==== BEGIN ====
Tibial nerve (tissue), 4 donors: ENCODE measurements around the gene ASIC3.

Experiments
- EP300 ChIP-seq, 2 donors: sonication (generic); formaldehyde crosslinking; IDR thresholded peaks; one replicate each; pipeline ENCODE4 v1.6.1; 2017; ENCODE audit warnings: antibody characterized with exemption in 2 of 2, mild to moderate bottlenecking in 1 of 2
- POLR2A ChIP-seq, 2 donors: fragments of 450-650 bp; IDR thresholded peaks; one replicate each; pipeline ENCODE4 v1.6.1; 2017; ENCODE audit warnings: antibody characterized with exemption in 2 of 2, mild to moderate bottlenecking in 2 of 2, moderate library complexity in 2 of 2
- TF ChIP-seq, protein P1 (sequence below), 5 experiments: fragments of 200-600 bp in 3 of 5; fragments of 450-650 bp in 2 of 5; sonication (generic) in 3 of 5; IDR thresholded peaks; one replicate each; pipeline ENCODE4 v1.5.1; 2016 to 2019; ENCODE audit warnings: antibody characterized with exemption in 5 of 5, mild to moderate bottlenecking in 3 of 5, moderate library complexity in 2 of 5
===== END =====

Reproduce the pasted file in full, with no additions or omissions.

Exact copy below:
Tibial nerve (tissue), 4 donors: ENCODE measurements around the gene ASIC3.

Experiments
- EP300 ChIP-seq, 2 donors: sonication (generic); formaldehyde crosslinking; IDR thresholded peaks; one replicate each; pipeline ENCODE4 v1.6.1; 2017; ENCODE audit warnings: antibody characterized with exemption in 2 of 2, mild to moderate bottlenecking in 1 of 2
- POLR2A ChIP-seq, 2 donors: fragments of 450-650 bp; IDR thresholded peaks; one replicate each; pipeline ENCODE4 v1.6.1; 2017; ENCODE audit warnings: antibody characterized with exemption in 2 of 2, mild to moderate bottlenecking in 2 of 2, moderate library complexity in 2 of 2
- TF ChIP-seq, protein P1 (sequence below), 5 experiments: fragments of 200-600 bp in 3 of 5; fragments of 450-650 bp in 2 of 5; sonication (generic) in 3 of 5; IDR thresholded peaks; one replicate each; pipeline ENCODE4 v1.5.1; 2016 to 2019; ENCODE audit warnings: antibody characterized with exemption in 5 of 5, mild to moderate bottlenecking in 3 of 5, moderate library complexity in 2 of 5